So I don’t want to sign any contracts. But that’s the only way to get a discount with Comcast.

So I started looking at streaming tv providers. I went in thinking I might go with DirecTV Now — I already have AT&T cell service. But Sling had the features and channels we wanted. I tried it out, bought a couple Apple TVs (and an antenna and a Tablo) and turned in our cable boxes at the local Xfinity office.

Of course, to stream anything, you need internet. I didn’t cancel our Xfinity internet service, but I did drop the speed from 100 to 25 mbps. That alone cost $65/month.

Everything was going fine. Between Sling and the antenna, we got every channel we cared about except two: Ion, a channel that shows Law & Order reruns that broadcasts over the air out of Atlanta but not with a strong enough signal for us to pick up; and HBO. I was leaning toward HBO Now because getting HBO on Sling was the same price — $15 — but lower video quality.

But I noticed some weirdness when I logged into my Comcast account. It showed that we had made an automatic payment on May 21, 2017 and that our next automatic payment was scheduled for May 22, 2017 — which was in the past.

I talked to Xfinity support via browser-based chat. The rep told me not to worry about the bill – we would be charged the correct amount — but that hey, we could get faster internet — 75 instead of 25 mbps — for less money — $40 instead of $65. And oh by the way, we’d also get Stream TV — including HBO. Great!

So of course the first thing I tried to do was log into HBO Go. Couldn’t do it. The next day I talked to support chat again. No HBO Go.

A day or two later I did some research and found this Xfinity support article. Among other things, it says that Stream TV customers get HBO Go.

A few days later I called Xfinity support. I spoke to four different people. Each of the last two told me I couldn’t get HBO Go, gave me the link to the Stream FAQs article, and then was surprised when I pointed out that the FAQ article says I should get HBO Go. The last person said the article was in error and would be updated.

About two weeks after that I looked at the Stream FAQ article again. Some text and formatting had changed, but it still said that Stream TV customers get HBO Go. So I tried to log in … and it worked.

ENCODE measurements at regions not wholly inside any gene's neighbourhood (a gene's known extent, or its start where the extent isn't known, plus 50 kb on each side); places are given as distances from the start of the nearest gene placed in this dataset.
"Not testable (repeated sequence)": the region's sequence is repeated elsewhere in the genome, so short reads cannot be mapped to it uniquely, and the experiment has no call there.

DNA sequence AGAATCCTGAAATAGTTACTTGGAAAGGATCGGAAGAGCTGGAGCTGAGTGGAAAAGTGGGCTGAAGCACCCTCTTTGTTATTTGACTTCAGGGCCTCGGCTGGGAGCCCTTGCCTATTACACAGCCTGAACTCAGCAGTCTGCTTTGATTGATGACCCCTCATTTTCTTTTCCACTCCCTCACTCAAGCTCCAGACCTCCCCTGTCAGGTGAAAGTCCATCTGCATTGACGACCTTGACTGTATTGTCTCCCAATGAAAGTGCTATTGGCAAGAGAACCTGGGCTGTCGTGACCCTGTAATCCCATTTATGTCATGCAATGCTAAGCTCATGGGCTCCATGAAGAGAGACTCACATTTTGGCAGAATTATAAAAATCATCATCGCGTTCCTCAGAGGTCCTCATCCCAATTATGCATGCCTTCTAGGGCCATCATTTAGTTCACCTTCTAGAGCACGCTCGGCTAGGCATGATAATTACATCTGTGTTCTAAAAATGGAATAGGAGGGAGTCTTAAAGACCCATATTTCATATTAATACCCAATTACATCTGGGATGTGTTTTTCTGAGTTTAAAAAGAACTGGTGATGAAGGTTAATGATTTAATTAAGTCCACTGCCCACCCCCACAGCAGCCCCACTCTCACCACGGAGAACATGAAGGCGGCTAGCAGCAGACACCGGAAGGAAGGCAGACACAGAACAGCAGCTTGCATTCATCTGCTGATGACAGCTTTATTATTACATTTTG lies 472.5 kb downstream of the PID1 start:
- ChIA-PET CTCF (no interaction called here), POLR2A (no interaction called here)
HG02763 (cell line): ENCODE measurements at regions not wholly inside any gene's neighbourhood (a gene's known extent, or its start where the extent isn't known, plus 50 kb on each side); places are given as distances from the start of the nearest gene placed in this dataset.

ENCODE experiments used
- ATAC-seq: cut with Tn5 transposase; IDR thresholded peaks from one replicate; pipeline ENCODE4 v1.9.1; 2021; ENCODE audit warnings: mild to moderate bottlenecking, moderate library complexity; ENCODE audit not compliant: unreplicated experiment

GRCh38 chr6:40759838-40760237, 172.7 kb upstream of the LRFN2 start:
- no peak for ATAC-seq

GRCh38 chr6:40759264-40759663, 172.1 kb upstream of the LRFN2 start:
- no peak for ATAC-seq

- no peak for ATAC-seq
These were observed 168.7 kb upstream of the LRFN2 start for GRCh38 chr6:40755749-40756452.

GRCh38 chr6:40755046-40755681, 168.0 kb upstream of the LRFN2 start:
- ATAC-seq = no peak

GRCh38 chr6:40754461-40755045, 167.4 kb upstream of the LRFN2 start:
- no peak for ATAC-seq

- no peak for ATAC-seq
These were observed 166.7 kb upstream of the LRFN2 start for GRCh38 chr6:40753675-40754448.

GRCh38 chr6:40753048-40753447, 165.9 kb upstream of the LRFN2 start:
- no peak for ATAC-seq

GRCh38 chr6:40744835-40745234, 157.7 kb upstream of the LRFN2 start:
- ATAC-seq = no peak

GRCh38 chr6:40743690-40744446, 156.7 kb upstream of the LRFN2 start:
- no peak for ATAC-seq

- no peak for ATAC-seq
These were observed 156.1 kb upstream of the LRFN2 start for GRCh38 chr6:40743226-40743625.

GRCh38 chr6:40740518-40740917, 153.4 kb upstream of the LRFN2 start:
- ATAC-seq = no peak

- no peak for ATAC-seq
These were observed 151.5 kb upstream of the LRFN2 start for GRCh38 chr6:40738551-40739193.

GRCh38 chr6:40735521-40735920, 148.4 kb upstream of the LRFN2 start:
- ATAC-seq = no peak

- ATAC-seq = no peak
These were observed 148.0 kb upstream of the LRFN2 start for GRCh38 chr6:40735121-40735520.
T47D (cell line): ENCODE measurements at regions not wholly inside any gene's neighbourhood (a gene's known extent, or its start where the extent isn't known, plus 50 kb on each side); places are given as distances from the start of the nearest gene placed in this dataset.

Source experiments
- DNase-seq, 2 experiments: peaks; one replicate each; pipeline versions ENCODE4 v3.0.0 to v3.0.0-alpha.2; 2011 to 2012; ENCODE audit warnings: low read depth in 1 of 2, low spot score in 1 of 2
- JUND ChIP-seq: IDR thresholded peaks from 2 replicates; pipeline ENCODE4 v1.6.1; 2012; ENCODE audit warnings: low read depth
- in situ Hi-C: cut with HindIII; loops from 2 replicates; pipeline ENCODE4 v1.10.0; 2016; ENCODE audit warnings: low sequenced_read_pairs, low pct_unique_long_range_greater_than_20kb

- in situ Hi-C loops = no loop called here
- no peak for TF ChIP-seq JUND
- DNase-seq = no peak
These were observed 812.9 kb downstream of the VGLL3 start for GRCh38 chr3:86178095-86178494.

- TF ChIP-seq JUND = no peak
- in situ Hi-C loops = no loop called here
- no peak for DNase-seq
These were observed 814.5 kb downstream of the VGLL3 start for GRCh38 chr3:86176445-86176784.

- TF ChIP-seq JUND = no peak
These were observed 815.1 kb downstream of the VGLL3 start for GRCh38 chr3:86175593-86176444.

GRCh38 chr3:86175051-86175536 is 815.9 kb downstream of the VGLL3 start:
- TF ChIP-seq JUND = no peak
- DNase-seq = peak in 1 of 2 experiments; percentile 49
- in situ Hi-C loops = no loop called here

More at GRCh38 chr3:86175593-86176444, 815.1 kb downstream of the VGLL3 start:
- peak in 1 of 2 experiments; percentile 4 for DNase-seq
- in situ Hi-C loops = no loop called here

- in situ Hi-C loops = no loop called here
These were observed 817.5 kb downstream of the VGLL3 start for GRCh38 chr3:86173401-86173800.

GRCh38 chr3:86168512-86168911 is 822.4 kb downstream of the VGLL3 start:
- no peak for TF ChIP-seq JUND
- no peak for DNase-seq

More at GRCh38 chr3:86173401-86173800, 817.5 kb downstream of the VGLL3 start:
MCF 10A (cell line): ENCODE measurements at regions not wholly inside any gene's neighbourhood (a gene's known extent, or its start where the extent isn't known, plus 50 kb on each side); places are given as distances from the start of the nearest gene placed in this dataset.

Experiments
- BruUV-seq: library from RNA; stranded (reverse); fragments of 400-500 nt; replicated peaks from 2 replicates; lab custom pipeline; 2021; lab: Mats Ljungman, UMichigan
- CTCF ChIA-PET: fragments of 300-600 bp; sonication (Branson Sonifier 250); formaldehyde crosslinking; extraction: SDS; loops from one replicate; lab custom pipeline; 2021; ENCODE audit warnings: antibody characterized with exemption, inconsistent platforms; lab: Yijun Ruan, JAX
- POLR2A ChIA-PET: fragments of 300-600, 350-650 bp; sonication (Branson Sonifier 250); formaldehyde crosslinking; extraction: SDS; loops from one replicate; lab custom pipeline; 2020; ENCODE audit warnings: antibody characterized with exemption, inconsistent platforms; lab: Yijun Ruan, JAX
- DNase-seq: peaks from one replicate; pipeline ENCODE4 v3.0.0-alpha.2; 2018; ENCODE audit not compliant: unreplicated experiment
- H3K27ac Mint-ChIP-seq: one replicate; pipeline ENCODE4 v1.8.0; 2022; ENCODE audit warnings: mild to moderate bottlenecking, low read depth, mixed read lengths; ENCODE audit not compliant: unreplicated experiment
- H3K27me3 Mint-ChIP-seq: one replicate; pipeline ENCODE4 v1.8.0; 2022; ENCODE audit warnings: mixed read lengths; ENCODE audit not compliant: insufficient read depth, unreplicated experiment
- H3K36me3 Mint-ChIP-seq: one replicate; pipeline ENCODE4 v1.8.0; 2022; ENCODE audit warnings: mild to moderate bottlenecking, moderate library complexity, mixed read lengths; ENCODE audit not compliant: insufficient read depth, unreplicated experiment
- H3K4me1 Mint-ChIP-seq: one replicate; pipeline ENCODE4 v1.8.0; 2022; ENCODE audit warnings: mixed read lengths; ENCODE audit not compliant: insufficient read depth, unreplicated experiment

HBO was the final piece of the puzzle. By eliminating (mostly) my Xfinity TV service, I had saved around $135 per month.

The Passion of the Comcast: Cutting the Cord

Windows 10 Creators Update Disabled My Touchscreen

Really strange.

I’ve had my Lenovo Yoga 11e for about eight months.  It’s not a powerhouse, but it’s a really great couch laptop.  And it has a touchscreen that can swivel all the way around to make it a bulky tablet.

When I got it everything worked, but there was some bloatware.  So I formatted the hard drive and did a clean Windows 10 install.  The touchscreen was not recognized by the OS.  After reading a lot of Lenovo forum posts, I found an Intel driver, installed it, and voilà.

Then Microsoft released the Windows 10 Creators Update.  I initiated the update rather than wait for it.  Booted up and … the touchscreen was not recognized by the OS.  I ran the Intel driver that worked before.  It had two choices:  remove or repair.  I chose repair.  It didn’t work.

I read some Lenovo forums — probably forums I already read eight months ago.  I tried one other driver but no improvement (Windows said I already had the latest driver).

I decided to try the driver installer that worked before, except I’d try the remove option and then run it again to install.  I did it, along with a reboot in between for good measure.

The touchscreen works!  Strange.  Maybe this is a fluke?